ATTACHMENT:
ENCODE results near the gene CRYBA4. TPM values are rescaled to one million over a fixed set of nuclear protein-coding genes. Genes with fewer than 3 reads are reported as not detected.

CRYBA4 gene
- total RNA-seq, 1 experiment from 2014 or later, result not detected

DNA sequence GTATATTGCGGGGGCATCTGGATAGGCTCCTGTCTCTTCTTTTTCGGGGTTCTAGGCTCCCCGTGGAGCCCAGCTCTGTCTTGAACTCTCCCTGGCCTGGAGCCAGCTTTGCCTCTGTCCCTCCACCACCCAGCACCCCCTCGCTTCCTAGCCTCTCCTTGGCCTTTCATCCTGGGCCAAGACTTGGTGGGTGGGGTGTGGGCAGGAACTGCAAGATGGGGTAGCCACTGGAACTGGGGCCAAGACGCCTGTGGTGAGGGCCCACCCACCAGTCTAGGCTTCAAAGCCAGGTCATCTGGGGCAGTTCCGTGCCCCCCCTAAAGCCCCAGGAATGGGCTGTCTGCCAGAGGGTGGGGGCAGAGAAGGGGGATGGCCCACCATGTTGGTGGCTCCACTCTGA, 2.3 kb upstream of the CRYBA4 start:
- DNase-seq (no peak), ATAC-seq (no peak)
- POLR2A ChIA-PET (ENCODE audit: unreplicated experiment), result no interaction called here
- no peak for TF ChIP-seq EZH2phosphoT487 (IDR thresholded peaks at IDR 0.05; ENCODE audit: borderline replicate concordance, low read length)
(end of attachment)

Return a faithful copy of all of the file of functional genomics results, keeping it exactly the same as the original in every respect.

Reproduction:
ENCODE results near the gene CRYBA4. TPM values are rescaled to one million over a fixed set of nuclear protein-coding genes. Genes with fewer than 3 reads are reported as not detected.

CRYBA4 gene
- total RNA-seq, 1 experiment from 2014 or later, result not detected

DNA sequence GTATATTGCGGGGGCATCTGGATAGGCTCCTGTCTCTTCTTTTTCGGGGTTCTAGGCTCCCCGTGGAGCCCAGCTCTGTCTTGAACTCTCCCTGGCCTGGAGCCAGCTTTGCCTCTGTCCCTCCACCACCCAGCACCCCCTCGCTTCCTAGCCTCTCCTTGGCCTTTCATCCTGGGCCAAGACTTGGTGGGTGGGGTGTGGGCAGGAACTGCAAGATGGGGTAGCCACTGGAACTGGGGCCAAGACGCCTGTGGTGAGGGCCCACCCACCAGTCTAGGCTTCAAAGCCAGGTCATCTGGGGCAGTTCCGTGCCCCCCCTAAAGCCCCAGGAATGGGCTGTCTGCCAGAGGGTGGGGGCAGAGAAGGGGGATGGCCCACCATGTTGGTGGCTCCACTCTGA, 2.3 kb upstream of the CRYBA4 start:
- DNase-seq (no peak), ATAC-seq (no peak)
- POLR2A ChIA-PET (ENCODE audit: unreplicated experiment), result no interaction called here
- no peak for TF ChIP-seq EZH2phosphoT487 (IDR thresholded peaks at IDR 0.05; ENCODE audit: borderline replicate concordance, low read length)